Employers Ask Job Applicants to Provide Facebook Access
Stoel Rives labor and employment attorney Matt Durham was featured in a KSL TV report about efforts by certain employers and universities to gain access to private Facebook postings. According to the report, many universities now require student-athletes to "friend" their coach or compliance officer for monitoring purposes. Job applicants to certain police departments and state departments of corrections have also reportedly been asked to provide access to their private social networking posts.
Durham said that asking job applicants to provide their Facebook profile raises both practical and legal concerns for employers. First, he noted that qualified prospects may refuse to work for a company that is perceived as too intrusive. Second, he noted that private employers could potentially face a lawsuit if they used information gained from Facebook in the hiring process.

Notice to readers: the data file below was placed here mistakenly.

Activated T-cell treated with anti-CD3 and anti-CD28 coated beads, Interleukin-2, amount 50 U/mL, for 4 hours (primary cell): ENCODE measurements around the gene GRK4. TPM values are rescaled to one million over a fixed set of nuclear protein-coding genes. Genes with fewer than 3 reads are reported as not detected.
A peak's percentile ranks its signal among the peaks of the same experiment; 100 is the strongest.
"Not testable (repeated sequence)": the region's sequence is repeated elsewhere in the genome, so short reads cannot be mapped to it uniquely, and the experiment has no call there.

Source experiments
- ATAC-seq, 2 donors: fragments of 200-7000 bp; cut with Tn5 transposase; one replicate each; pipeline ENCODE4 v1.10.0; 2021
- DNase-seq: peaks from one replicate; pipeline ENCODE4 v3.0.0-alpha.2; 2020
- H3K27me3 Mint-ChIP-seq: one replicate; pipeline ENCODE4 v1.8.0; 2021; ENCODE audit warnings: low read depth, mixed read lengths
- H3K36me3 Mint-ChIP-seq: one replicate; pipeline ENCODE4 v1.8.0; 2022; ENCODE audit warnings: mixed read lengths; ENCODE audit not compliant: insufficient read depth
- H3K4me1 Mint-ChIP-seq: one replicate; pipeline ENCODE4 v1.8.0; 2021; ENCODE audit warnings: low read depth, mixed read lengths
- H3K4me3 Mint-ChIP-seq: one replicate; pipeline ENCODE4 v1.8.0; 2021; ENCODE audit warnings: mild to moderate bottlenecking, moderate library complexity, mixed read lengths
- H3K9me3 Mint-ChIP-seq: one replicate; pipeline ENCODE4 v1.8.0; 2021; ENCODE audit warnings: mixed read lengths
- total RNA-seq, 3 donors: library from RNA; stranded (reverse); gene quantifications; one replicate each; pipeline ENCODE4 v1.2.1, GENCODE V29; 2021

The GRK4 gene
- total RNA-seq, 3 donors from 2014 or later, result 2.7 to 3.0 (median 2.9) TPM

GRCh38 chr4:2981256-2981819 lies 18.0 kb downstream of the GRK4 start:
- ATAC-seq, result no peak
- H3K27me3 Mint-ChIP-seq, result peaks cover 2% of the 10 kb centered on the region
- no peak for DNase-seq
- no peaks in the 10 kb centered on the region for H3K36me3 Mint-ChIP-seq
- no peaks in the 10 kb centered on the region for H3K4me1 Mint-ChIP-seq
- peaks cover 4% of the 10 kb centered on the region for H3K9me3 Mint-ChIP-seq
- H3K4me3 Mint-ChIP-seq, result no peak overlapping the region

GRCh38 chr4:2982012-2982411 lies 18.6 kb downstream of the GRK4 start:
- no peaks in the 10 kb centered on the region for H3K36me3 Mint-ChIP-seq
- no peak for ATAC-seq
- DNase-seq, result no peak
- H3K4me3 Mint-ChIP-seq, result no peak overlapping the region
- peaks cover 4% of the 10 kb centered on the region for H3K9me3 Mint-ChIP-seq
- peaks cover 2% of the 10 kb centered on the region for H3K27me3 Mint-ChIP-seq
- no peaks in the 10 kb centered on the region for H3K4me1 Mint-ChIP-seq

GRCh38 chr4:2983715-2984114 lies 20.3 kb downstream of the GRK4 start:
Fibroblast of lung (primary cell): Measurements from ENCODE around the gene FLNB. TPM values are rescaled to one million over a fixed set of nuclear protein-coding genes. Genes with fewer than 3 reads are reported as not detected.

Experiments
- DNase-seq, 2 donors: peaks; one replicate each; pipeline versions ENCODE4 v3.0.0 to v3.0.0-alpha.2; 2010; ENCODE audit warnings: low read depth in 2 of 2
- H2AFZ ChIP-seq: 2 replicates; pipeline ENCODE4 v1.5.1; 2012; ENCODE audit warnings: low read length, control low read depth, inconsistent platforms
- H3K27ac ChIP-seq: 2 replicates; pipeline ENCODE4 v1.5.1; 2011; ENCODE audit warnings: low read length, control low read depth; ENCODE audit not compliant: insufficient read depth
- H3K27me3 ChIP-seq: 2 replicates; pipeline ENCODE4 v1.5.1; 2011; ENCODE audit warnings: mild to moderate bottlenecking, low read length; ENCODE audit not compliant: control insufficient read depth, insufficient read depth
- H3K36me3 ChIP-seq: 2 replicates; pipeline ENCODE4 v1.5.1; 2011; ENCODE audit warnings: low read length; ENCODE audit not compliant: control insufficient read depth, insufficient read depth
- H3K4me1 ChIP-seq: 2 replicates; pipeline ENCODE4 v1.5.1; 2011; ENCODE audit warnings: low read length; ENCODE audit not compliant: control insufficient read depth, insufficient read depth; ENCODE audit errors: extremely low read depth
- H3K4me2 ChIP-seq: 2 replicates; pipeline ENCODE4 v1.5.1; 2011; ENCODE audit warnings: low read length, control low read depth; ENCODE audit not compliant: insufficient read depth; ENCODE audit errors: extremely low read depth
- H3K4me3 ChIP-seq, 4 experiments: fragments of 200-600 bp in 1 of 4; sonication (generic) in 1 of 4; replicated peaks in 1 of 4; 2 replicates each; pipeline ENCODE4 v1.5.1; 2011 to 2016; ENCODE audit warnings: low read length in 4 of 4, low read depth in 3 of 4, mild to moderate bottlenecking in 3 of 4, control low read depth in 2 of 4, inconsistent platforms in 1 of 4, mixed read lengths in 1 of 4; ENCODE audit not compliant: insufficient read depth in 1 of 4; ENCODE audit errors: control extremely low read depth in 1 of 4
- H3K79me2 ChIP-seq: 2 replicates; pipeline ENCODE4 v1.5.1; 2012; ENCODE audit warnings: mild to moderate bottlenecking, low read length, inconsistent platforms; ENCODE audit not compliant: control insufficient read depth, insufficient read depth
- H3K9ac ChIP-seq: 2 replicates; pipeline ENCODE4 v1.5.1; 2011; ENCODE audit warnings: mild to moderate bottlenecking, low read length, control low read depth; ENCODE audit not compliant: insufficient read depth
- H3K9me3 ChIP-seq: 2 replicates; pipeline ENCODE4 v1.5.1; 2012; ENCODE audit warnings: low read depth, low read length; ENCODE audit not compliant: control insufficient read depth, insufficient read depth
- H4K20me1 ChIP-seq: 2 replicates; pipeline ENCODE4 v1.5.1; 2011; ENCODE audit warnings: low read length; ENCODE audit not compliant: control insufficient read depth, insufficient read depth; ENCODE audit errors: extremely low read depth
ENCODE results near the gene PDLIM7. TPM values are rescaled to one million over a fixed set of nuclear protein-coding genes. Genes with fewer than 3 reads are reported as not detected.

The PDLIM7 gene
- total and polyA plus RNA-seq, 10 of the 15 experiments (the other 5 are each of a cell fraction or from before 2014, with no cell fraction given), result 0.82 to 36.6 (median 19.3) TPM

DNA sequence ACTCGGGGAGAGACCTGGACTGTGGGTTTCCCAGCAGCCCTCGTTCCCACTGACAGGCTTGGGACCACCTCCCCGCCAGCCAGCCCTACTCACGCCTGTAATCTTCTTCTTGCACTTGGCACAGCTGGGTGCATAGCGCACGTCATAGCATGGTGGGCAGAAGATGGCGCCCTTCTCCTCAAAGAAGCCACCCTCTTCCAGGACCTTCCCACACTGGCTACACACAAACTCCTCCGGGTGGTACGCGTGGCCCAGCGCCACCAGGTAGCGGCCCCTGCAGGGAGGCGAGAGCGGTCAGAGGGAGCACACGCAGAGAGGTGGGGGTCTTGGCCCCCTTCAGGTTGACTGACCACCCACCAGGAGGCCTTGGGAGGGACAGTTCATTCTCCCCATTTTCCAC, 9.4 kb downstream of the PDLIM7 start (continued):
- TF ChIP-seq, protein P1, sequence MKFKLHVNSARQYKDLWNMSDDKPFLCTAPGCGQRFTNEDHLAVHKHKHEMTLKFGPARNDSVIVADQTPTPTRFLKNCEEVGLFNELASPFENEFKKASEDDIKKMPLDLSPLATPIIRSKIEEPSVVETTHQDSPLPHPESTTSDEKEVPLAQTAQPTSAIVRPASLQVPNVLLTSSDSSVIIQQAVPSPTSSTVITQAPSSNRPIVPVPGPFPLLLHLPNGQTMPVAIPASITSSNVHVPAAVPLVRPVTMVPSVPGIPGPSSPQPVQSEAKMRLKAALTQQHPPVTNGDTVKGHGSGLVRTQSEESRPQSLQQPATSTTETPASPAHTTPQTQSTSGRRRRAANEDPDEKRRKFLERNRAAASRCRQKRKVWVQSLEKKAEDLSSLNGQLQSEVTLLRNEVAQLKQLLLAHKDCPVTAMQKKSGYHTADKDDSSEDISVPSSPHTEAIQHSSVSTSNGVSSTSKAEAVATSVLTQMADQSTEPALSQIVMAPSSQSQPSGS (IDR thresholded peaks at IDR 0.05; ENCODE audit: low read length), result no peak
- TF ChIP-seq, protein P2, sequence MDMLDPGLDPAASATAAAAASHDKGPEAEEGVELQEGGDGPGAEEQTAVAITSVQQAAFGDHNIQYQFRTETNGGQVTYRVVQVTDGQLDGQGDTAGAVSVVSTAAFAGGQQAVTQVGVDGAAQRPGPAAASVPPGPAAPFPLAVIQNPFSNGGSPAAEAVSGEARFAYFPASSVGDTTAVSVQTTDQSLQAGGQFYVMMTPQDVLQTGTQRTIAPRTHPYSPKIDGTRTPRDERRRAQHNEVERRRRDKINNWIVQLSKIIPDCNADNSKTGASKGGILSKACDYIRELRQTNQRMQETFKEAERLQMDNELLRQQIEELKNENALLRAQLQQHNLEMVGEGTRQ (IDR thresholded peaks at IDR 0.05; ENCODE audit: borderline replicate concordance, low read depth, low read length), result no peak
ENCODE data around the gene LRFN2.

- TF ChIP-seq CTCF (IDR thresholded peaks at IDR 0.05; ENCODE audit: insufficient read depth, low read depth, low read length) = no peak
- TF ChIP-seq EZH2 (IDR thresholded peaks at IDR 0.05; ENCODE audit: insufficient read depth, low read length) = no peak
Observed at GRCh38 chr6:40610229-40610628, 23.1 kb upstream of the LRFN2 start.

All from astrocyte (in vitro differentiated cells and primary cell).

"The problem is, what they can't use in making employment decisions — things like race, religion, gender and in some cases marital status or sexual orientation — that is all information that they might inadvertently get if they use social media."
For more on social media and other employment topics, follow Matt Durham on Twitter @MattDurhamStoel. And follow Stoel Rives @stoelrives.
"Potential employers, universities asking for Facebook access" was published by KSL TV, March 6, 2012. The news report by Nkoyo Iyamba was broadcast at 5:12 p.m., March 6, 2012 on KSL TV.